Tasmania’s biosecurity story

In Tasmania we are extremely lucky. Our isolation and a history of careful management have kept our environment in a near-pristine condition, free from many of the pests and pathogens that have devastated other parts of the world (a pathogen is something that can cause disease).

Of course we have our share of problems – gorse infestations have cost millions, feral animals harm our landscapes and wildlife, and some of our fresh waterways contain European carp – although generally speaking Tasmania is one of the ‘least weedy’ places in the world.

But there are pressing threats to our environment that could eclipse anything that has happened before.

There’s a fungus called Chytrid, already present in eastern and northern Tasmania and on the margins of the Tasmanian Wilderness World Heritage Area, that threatens to wipe out our native frogs, a key link in our ecological food chain. Knocking at our door from New Zealand is an algae that chokes rivers so badly that whole waterway systems effectively die.

Its common name is ‘rock snot’, which might tell you a little about what it’s like. If these pests take hold our environment will never be the same again. Our special places will be unrecognisable. Perhaps worst of all, Tasmania will lose its special status as a pristine place, which has huge knock-on effects for our tourism and primary industries.

On the other hand, if we are seen to be maintaining our clean-green image then imagine what an advantage that will give our export economy.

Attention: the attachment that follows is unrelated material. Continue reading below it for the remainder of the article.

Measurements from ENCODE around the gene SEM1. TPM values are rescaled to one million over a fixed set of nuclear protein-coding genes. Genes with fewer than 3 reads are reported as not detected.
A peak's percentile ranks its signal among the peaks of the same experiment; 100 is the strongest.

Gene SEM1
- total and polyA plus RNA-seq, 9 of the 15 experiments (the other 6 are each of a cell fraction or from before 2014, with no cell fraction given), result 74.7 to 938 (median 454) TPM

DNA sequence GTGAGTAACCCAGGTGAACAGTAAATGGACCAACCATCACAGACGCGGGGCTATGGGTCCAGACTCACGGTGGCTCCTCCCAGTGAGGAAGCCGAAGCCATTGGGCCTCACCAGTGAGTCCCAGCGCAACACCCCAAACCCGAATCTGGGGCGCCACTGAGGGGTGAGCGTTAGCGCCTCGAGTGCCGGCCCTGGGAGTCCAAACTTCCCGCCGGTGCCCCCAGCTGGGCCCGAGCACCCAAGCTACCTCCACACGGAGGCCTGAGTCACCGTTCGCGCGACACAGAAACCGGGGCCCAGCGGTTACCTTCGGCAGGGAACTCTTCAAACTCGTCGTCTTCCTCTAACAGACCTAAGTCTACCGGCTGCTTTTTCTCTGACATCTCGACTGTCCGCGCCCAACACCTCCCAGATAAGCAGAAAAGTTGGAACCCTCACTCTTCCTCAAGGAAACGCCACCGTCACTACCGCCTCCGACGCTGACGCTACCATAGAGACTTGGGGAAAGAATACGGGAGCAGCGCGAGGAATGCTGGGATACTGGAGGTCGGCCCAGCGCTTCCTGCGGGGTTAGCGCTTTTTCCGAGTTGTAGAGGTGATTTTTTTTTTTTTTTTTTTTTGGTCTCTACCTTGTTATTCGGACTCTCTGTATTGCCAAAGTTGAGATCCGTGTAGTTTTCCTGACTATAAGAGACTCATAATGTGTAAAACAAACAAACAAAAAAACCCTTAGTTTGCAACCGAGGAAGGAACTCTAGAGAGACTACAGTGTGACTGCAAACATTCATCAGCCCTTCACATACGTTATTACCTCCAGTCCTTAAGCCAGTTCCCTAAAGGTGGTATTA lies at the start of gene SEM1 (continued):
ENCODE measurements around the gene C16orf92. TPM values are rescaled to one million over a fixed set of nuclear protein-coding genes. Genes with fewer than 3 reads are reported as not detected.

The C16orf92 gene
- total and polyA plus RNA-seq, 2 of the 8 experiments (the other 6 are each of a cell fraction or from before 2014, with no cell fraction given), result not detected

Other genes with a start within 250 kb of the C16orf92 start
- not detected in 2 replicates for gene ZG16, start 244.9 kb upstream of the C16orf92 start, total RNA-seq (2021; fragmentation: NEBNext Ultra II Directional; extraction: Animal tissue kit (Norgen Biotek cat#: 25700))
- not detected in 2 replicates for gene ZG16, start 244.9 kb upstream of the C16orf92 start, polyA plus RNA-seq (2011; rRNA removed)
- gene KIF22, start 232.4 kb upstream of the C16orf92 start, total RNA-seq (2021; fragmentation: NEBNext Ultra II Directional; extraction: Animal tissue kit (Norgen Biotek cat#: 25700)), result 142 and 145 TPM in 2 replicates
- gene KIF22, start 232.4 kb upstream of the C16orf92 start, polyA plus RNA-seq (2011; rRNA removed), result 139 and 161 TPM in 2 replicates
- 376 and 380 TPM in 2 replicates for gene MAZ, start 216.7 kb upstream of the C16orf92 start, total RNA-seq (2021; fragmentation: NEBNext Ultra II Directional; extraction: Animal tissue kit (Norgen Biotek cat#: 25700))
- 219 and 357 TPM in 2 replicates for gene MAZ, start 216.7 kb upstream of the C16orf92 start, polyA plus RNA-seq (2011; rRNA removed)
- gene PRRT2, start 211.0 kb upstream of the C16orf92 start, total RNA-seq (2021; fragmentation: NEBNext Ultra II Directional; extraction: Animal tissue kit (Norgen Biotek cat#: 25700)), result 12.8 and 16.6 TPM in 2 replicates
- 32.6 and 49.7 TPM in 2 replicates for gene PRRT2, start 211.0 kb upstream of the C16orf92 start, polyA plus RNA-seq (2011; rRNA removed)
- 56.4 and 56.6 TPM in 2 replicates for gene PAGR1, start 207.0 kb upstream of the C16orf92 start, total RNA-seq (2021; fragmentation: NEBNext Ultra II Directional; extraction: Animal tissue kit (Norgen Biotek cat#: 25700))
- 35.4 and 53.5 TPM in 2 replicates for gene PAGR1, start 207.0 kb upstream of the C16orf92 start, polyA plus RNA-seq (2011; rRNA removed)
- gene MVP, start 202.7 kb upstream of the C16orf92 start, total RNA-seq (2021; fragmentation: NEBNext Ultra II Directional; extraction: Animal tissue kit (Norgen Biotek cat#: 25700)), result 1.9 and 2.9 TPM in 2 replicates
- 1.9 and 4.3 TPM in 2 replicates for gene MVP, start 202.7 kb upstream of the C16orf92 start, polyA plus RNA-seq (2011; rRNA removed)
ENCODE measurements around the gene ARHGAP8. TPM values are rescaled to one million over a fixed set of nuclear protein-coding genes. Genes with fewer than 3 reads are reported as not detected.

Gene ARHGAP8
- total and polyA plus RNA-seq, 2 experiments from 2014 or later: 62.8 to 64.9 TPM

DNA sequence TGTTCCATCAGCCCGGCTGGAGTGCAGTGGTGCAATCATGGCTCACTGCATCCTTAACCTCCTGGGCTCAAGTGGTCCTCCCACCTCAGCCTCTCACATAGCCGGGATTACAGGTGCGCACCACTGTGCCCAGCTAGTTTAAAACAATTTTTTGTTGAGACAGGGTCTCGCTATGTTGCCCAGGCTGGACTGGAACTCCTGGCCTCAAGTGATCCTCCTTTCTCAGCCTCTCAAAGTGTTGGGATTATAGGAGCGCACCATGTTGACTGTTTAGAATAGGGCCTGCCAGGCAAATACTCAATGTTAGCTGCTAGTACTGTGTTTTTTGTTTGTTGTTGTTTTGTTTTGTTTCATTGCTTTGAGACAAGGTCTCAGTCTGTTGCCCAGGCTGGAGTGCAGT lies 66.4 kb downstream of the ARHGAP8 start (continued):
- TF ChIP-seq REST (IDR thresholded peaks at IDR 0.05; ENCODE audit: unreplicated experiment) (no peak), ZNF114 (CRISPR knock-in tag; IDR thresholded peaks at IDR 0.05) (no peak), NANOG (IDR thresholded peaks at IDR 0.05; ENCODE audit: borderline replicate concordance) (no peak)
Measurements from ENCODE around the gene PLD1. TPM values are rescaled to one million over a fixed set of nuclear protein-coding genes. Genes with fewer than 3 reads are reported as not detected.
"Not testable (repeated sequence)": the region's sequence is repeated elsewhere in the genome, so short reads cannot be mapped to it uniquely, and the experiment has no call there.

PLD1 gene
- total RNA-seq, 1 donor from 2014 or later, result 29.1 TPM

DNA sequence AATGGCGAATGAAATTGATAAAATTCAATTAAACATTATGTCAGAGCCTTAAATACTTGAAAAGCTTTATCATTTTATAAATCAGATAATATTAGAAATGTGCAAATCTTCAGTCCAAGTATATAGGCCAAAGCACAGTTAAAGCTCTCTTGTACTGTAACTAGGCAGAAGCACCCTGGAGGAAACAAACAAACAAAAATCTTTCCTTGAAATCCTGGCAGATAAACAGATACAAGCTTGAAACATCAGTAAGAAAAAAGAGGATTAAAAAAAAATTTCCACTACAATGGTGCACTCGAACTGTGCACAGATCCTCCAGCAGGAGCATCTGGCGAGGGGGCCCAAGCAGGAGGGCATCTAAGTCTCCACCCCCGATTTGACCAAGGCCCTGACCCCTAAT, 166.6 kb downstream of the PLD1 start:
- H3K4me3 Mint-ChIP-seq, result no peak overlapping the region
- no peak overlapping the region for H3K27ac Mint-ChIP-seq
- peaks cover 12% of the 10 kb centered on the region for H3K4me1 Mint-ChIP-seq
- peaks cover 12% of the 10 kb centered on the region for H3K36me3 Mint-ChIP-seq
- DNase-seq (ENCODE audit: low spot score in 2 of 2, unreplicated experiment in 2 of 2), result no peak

So much at risk

cradle-mountainWe are already doing so much to protect our natural environment.

Our biologists are carefully monitoring the pests and pathogens, we have extensive weed eradication programs in place, and our quarantine procedures are second to none.

The trouble is, it only takes one careless act, one person in the wrong place, one drop of water even, to bring all our efforts to nothing.

The sole of a walking boot, a dirty vehicle chassis, or a contaminated pair of waders can carry one of these harmful hitchhikers somewhere it just shouldn’t be.

Check, Clean, Dry

So we need your help. In the same way that you wipe your feet before you enter a house, or wash your hands before you eat, we need you to consider your ‘environmental hygiene’ when you’re out and about.

It’s actually very easy to do the right thing, but it depends a little on the kind of activity you’re doing, whether that’s fishing, bushwalking, four-wheel driving or kayaking.

The good news is that the general idea is reflected in our slogan, CHECK CLEAN (DISINFECT) DRY; check for any source of contamination (soil, water, plant material), clean your gear, and dry it thoroughly to deprive the nasties of the moisture they need to survive.

Drying is often tricky in Tasmania – especially with gear like neoprene waders – which is why we’ve included the ‘disinfect’ step. If there’s any doubt, we ask that you treat your gear with F10, a biologically-safe veterinary disinfectant available from NRM South.

Protection is also a simple matter of planning where you go so that you’re not unintentionally spreading nasties from ‘dirty’ areas into clean ones. If you’ve been to a high-risk area, don’t go somewhere else unless you take precautions.

The more people who do the right thing, the less chance there is of a damaging incursion of a pest, weed or pathogen. And if a problem does arise, if it isn’t too widespread it will be easier to manage.

More info

NRM South sells biosecurity field hygiene kits that are ideal for keeping in your vehicle when touring around Tasmania.

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